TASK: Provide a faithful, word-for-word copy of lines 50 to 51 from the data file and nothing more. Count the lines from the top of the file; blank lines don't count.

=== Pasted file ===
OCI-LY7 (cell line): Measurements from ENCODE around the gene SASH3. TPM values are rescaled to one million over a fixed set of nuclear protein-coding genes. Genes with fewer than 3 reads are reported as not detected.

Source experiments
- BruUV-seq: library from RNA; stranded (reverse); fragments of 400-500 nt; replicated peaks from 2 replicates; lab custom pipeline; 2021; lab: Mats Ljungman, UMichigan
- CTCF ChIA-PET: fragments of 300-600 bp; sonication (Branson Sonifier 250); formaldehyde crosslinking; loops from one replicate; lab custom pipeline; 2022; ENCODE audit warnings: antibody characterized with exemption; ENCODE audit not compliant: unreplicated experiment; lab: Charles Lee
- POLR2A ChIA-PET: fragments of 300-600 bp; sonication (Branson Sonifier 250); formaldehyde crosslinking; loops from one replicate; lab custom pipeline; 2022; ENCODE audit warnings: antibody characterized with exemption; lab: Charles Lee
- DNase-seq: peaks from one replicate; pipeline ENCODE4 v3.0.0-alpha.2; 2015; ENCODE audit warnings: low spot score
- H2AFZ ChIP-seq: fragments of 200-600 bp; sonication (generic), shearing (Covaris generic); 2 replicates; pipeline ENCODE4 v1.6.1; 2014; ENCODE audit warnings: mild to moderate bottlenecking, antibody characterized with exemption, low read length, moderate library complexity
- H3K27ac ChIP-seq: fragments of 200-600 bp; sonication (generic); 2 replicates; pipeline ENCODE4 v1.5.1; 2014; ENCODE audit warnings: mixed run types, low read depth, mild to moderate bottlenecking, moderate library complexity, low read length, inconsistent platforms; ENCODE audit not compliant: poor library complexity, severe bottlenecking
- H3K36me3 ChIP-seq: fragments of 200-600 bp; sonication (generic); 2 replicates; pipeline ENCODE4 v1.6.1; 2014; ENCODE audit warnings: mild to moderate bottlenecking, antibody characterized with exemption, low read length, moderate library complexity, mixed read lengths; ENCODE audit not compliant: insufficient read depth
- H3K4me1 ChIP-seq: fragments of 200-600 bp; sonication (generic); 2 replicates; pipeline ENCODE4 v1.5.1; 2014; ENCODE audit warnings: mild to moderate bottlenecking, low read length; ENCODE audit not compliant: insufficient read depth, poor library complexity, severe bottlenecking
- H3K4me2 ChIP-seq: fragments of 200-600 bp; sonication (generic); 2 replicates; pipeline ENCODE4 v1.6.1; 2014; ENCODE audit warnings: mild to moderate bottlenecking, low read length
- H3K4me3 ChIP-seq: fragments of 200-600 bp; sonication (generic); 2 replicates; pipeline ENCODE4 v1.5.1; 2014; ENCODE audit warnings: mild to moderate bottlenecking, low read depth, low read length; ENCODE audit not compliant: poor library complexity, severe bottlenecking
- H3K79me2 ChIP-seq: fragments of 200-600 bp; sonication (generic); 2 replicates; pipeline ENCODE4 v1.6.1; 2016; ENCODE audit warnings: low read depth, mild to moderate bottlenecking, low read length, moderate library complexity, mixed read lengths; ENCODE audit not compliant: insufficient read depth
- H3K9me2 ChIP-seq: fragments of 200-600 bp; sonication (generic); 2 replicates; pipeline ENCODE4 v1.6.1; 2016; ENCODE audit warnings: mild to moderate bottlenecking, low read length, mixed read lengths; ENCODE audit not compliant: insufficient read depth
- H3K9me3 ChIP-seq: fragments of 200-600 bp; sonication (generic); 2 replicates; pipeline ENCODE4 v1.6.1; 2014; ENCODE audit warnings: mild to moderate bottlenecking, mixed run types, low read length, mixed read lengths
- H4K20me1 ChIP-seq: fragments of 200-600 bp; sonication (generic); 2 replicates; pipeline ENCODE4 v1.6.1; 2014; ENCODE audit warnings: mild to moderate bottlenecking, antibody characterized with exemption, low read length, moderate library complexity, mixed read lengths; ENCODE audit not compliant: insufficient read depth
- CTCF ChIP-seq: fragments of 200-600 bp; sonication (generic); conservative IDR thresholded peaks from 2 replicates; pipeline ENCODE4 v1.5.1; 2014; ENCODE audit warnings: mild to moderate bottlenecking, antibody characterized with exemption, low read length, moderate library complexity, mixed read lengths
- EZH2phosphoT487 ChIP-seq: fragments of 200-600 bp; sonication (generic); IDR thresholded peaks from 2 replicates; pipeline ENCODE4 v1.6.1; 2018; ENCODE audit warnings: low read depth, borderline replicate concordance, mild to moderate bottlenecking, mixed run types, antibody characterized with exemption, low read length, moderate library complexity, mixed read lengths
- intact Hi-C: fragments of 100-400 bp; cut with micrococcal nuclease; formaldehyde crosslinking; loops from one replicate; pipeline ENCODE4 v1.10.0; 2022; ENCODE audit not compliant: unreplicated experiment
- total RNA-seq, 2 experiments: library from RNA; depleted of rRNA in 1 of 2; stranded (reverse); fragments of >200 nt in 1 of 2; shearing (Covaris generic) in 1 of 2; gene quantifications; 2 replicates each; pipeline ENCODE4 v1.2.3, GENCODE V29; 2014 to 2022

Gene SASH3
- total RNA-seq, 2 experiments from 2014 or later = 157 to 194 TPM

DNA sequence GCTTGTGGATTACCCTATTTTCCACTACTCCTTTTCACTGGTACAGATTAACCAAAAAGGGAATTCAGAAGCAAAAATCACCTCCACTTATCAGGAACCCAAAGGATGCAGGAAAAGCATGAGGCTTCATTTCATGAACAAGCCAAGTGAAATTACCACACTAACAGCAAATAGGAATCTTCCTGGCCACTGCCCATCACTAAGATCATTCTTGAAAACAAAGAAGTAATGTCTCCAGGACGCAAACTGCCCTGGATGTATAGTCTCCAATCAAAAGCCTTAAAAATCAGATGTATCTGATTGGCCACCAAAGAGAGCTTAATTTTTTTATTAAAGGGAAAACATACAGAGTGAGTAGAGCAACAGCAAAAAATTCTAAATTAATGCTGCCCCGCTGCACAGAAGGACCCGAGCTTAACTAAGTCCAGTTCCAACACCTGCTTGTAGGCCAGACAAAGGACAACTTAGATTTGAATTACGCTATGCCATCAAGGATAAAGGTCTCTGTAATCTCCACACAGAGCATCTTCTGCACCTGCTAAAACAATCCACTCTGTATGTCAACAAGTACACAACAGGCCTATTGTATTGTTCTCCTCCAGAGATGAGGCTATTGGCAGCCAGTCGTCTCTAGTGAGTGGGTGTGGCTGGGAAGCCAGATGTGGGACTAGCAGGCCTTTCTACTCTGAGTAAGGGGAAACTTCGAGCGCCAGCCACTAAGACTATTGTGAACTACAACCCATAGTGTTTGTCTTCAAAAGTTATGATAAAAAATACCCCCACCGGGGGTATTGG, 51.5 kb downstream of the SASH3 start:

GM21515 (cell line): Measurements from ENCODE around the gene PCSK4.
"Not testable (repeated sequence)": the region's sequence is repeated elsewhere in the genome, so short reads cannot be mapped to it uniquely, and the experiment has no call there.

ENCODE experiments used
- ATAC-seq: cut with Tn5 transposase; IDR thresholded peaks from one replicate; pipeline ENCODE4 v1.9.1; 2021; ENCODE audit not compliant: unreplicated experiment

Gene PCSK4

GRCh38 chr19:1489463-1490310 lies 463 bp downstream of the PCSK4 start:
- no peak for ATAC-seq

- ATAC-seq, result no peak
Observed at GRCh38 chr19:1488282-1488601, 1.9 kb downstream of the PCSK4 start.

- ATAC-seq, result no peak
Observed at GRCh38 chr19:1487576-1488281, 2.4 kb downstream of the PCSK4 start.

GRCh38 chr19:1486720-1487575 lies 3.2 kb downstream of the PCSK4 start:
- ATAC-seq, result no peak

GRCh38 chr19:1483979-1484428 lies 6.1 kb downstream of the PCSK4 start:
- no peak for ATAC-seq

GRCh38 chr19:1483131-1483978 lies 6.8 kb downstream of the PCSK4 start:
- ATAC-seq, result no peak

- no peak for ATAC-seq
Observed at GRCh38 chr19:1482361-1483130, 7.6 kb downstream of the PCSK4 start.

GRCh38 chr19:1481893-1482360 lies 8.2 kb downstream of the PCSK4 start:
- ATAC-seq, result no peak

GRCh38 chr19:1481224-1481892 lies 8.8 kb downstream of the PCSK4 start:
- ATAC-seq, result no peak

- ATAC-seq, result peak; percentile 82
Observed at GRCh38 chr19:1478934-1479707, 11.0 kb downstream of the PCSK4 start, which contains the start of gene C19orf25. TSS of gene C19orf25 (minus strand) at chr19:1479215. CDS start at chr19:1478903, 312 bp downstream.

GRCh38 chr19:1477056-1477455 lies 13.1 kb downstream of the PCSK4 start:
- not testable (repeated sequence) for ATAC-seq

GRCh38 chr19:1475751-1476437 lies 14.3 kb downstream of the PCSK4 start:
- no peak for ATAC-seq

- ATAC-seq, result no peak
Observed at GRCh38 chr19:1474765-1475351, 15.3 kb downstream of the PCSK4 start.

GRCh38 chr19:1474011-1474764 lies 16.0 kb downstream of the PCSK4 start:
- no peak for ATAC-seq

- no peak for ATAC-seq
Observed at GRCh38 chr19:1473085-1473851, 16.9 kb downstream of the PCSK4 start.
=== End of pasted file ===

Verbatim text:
- not testable (repeated sequence) for ATAC-seq

GRCh38 chr19:1475751-1476437 lies 14.3 kb downstream of the PCSK4 start: